State Board receives new math standards, postsecondary success metric

The Kansas State Board of Education on Wednesday accepted on first review proposed new public school math standards and reviewed the state’s new measure of postsecondary success for K-12 public schools.

The 2017 math standards will replace the 2010 standards, which were adopted with little attention but drew significant criticism later because they were aligned with the Common Core standards developed by associations of governors and chief state school officers.

KSDE staff said the 2017 math standards were written for Kansans by Kansans and set a rigorous example for the rest of the country. Several board members had questions about various aspects of the standards on Wednesday; as a result, the board delayed final action until August.

Deputy Commissioner Brad Neuenswander briefed the board on the new postsecondary success metric that will be publicly available as early next week.

Neuenswander reminded board members that about 71 percent of Kansas jobs by 2020 are projected to require a postsecondary certificate or degree. The State Board’s Kansans Can vision includes the goals of increasing percentage of students graduating high school and completing postsecondary programs.

Beginning this school year, all Kansas school districts will receive National Student Clearinghouse data that tracks the progress of each high school graduating class for six years after graduation.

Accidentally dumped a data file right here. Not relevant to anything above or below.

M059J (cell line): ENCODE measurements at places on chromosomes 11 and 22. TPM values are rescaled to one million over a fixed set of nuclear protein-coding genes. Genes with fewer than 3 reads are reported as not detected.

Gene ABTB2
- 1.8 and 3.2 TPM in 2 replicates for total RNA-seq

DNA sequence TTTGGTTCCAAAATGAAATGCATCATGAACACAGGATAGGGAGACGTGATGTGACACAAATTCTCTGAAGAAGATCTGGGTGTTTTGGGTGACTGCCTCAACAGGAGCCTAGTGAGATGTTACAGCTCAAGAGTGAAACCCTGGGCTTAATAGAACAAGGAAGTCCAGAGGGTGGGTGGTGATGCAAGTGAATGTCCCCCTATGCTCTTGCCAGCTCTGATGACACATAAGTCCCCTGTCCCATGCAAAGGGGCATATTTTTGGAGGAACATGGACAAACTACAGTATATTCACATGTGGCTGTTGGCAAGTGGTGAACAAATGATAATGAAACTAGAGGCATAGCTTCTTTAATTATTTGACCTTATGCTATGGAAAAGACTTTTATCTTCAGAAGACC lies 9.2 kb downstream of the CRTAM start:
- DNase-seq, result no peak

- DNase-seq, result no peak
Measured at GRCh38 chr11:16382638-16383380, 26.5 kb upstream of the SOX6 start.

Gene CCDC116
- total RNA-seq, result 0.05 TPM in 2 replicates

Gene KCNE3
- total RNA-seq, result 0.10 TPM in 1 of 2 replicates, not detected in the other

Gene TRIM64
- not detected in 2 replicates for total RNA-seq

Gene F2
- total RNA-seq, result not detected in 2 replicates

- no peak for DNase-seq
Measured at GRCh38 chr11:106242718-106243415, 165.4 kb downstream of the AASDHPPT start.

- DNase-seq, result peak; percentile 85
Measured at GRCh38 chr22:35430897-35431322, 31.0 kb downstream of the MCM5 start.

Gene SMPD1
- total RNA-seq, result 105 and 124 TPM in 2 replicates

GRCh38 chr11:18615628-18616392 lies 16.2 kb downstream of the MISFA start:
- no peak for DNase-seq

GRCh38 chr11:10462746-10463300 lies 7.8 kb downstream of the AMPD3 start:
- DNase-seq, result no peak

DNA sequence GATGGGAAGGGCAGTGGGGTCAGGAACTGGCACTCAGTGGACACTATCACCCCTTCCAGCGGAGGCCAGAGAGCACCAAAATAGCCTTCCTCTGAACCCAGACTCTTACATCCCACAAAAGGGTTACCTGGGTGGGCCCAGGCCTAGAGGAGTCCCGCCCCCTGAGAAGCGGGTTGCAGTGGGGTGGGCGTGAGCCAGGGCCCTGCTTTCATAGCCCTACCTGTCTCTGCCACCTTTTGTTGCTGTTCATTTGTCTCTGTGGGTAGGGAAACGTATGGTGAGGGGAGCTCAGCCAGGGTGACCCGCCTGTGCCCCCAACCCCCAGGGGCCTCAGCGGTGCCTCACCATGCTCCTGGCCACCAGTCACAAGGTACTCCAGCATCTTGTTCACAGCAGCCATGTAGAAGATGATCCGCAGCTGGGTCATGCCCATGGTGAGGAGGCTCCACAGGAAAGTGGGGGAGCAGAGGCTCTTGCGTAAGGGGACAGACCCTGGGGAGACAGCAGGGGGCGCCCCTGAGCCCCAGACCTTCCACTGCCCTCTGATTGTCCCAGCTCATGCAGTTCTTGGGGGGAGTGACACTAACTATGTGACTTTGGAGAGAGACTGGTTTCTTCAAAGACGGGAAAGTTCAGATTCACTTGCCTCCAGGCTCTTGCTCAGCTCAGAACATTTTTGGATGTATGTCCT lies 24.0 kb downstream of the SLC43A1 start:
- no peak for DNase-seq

For school district accountability, the KSDE will use the clearinghouse data to determine the percentage of high school graduates who have either compared a degree or certificate or were enrolled in a postsecondary program in the two years after graduation.

The percentage, called the success rate, will be multiplied by the graduation rate to determine the postsecondary effectiveness rate.

For example, in 2015, the state as a whole had a graduation rate of 85.7 percent, a postsecondary success rate of 50.9 percent (which means just over half of graduates had completed a credential or were still enrolled two years after graduation) and therefore, postsecondary effective rate of 43.6 percent (which means 43.6 percent of the entire class of students, not just graduates) had completed a credential or were enrolled in a postsecondary program.

Districts will also receive weightings for factors like persistent poverty, chronic absenteeism, ELL, and teacher turnover. This will allow each district or building’s effective rate to be compared to a predictive effective of schools with similar risk factors. The intent of the new metric, Neuenswander said, is to identify successful models across the state so districts can learn from each other.

Five year graduation rates, success rates and effective rates are now available on at the KSDE website www.ksde.org  under “Building Report Cards” The predicted effective rate based on risk factors will be available as early as next week.

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